Archive for the 'Social networks' Category

Launch Silicon Valley 2008: Introducing GlocalReach

June 10, 2008

As Nicolai mentioned we’re presenting our company at the Launch Silicon Valley 2008 event in San Francisco today.

GlocalReach has been selected as one of 30 out of 266 applicants. We’re really proud to be one of the select few as there are some other startups with really exciting products in the group!

If you want to get to know us a bit better you’ve come to the right place. Here are a few blog posts you can read that tells our story.

First out is Nicolai Wadstrom, one of our co-founders and the chairman of our board, presenting himself:

I am an serial Entrepreneur, I am 35 years of age, and have been starting companies for the past 12 years, ranging from consulting companies, software companies, media companies, computer games and internet companies.

We’re building services for reach management. Managing how people reach you, that’s the core of our services. Since people today use many different ways of reaching each other it’s important to understand how the communication protocol is part of the message itself. Another important aspect of any communication technology is its emotional bandwidth.

As the price of voice communication (telephony) goes down, VoIP spam (SPIT) will be an increasing problem. Read how researcher Daniel Putz investigated different strategies for preventing SPIT here.

What about social networks? Well, our first service, ReachCards, is not a social network. At least not like Facebook, Myspace and the other giants. We believe in social slicing, being part of many social networks based on interest and social context. So, we looked at how research in evolutionary psychology points to what is commonly called Dunbar numbers. One important Dunbar number is 150, that’s the average circle of friends a person has:

The existing social networking sites and somewhat older social tools such as the address book in your mobile phone does a pretty good job of managing these 150 people. With GlocalReach, we’re trying to build the tools necessary for the outer circles, beyond the Dunbar number.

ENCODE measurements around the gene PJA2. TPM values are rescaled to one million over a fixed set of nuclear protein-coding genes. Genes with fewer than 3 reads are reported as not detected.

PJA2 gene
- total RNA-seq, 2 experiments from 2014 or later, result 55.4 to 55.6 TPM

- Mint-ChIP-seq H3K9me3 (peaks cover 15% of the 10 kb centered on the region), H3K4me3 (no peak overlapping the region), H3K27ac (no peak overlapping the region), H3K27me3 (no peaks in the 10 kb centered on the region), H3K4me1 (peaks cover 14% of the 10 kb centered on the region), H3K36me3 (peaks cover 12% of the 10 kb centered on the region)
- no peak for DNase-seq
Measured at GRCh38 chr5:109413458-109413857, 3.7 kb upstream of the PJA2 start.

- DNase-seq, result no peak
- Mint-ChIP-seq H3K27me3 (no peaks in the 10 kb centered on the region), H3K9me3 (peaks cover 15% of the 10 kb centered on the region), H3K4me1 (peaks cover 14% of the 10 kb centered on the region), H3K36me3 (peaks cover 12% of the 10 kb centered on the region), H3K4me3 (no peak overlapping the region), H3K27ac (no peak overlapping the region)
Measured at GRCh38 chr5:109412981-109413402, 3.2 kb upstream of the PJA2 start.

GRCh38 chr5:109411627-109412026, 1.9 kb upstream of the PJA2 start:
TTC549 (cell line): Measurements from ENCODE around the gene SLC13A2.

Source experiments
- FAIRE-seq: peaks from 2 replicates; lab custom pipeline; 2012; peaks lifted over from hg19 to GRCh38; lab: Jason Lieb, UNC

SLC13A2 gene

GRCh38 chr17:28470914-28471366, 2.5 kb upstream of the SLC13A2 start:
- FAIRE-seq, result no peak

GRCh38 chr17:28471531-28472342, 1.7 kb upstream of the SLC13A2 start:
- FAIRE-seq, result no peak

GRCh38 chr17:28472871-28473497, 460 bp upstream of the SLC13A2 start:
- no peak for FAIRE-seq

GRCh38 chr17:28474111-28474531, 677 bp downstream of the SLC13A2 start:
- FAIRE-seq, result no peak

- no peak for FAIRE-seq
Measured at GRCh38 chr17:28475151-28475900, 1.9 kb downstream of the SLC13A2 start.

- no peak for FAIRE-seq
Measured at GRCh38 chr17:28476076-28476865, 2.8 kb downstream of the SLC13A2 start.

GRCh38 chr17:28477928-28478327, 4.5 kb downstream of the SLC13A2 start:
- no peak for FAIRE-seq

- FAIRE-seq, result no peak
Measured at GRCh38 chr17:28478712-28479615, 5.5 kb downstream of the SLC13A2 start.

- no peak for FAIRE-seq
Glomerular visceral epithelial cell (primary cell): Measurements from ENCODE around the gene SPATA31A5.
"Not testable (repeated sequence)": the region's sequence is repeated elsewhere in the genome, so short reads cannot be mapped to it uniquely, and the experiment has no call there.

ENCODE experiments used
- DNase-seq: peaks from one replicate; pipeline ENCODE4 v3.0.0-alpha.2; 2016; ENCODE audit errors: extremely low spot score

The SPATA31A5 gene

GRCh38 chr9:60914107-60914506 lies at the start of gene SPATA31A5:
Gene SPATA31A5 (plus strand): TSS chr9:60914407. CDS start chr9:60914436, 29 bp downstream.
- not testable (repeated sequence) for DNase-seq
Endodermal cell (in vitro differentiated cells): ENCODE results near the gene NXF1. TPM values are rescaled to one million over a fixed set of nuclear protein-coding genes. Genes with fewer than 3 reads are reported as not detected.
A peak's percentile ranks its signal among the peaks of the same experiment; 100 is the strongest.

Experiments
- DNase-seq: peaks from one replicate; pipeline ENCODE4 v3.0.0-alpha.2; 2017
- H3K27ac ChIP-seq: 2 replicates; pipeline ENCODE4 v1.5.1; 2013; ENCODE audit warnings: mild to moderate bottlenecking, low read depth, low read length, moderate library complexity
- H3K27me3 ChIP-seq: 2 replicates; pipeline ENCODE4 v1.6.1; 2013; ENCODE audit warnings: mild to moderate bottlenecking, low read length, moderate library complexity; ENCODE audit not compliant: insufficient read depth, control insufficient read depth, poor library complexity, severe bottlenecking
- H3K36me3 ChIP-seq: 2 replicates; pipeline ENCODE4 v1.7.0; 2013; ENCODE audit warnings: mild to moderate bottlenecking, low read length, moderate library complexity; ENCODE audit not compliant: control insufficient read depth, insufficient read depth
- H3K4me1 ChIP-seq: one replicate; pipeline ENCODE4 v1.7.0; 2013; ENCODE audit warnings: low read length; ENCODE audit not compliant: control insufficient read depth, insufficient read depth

At these circles, people know you more by a role you have or a category of people you belong to. They might know you as a politician, a programmer, a neighbor, a nurse or a blogger. If you have a slashed career people will know you by many labels and roles. GlocalReach will help you manage these roles and how people reach you from the outskirts of the social whirl. That’s our place in the social network universe.

Speaking of cards, the business card is the traditional way of doing an “add to friends” in your social network. We know what adding a friend to Facebook means – the implications of doing it are built in to the service, but what does it mean when I give you my business card? What do I commit to? What do you as a receiver commit to? Here are some thoughts on the subject.

That’s a few of the things that has kept us busy the last year. Follow this blog to keep yourself updated as we move forward towards the goal of helping people manage how, when and why they can be reached.

Erik Starck
Managing Director, Co-founder GlocalReach

Advertisements

My name is Erik and I am an addict

May 8, 2008

Yes, I admit. I have an addiction.

I don’t think it’s harmful. In fact, it might even be beneficial to me. But it takes up a lot of my time, almost the entire day.

I think I started to develop the addiction about 12-13 years ago, but it wasn’t until maybe 4 or 5 years ago that it fully started to bloom.

So what kind of poisonous substance is it that I have let take control of my life?

No, it’s not something chemical and it’s no poison. The addiction is for ideas. Other people’s thoughts. Other people’s insights.

Bloglines, Google, Jaiku, Twitter, email, Twine, even good old fashioned books… they are the ones feeding me so that I can satisfy the addiction but they are not the producers, only the middle man.

No, the real source of my addiction is you, dear reader. It’s your thoughts, your ideas, your insights that keeps my addiction alive. I just can’t get enough of it. I want more, more, more!

My name is Erik. I am the CEO of GlocalReach and, yes, I am an addict.

And I love it!

Erik Starck
Managing Director, Co-founder

Social networking beyond the Dunbar number of 150